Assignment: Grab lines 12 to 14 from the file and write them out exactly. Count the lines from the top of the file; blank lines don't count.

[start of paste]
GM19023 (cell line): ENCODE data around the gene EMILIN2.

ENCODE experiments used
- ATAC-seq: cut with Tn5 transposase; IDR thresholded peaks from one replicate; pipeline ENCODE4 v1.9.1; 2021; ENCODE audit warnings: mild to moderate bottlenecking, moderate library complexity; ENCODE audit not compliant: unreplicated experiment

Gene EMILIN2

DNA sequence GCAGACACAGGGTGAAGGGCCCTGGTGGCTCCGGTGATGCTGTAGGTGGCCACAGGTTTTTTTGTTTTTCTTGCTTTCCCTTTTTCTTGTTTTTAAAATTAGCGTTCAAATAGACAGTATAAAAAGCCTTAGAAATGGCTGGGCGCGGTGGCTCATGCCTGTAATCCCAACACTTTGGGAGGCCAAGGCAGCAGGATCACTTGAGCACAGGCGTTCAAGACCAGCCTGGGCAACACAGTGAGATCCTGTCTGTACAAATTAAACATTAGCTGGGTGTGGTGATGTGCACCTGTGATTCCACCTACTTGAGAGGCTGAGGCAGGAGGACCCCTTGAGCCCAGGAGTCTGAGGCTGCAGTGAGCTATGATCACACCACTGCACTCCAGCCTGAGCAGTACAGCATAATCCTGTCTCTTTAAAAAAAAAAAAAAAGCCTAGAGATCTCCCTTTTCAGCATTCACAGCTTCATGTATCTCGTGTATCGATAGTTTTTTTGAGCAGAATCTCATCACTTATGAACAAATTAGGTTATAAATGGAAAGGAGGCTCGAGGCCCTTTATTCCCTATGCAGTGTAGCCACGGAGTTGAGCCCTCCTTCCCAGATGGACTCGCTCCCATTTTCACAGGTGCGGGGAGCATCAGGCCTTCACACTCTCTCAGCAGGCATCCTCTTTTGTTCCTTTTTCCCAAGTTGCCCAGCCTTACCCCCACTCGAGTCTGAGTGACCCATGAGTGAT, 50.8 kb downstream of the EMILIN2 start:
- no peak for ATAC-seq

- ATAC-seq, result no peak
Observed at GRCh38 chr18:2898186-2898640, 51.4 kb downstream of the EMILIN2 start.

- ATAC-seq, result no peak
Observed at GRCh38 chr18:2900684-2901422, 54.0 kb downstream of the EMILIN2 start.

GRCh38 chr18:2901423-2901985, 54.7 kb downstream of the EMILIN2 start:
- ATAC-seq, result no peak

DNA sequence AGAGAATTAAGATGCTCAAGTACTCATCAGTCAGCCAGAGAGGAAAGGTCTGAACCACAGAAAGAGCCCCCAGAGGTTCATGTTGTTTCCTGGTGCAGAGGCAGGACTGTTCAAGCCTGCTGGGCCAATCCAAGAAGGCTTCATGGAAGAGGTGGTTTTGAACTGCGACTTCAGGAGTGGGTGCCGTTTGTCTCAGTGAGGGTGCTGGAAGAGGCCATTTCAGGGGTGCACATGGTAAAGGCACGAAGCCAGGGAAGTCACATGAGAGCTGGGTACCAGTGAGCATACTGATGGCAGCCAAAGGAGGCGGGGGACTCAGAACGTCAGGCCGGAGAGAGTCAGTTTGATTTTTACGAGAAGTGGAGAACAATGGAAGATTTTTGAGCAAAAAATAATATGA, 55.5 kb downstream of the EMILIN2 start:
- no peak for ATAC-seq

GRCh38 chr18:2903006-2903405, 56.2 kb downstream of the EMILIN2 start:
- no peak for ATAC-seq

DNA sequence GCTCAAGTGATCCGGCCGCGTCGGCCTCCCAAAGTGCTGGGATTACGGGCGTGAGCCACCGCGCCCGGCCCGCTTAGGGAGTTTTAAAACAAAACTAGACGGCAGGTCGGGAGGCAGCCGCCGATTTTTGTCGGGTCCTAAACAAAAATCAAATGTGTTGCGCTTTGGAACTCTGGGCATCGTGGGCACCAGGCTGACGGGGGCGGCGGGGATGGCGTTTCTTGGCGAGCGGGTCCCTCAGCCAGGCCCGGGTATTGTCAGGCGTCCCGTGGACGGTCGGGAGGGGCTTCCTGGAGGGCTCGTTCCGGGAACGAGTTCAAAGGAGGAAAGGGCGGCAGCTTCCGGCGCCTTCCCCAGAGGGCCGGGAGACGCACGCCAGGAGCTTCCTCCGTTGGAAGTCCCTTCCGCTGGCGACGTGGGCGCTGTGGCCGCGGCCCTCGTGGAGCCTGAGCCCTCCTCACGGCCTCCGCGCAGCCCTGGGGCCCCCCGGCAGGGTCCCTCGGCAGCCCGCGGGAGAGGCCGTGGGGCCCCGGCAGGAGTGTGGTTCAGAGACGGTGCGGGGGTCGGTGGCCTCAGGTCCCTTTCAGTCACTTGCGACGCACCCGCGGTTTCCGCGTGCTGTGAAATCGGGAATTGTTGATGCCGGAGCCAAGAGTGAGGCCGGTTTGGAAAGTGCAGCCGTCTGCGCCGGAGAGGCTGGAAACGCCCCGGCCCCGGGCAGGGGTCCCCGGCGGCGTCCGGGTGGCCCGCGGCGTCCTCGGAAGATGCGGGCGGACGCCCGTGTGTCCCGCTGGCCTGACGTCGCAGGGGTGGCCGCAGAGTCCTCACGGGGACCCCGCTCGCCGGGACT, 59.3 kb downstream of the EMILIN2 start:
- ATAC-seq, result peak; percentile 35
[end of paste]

- ATAC-seq, result no peak

DNA sequence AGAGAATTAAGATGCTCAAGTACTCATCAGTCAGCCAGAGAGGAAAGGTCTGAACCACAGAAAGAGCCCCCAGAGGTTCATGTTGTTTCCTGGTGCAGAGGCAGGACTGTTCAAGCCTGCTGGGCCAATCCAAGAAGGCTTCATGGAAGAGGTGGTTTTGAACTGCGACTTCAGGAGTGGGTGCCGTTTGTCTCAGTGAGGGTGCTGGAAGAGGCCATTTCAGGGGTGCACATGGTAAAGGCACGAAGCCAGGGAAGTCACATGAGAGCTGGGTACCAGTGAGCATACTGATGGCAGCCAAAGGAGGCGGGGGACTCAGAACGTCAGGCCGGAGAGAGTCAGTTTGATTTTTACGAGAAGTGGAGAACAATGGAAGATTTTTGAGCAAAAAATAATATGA, 55.5 kb downstream of the EMILIN2 start:
- no peak for ATAC-seq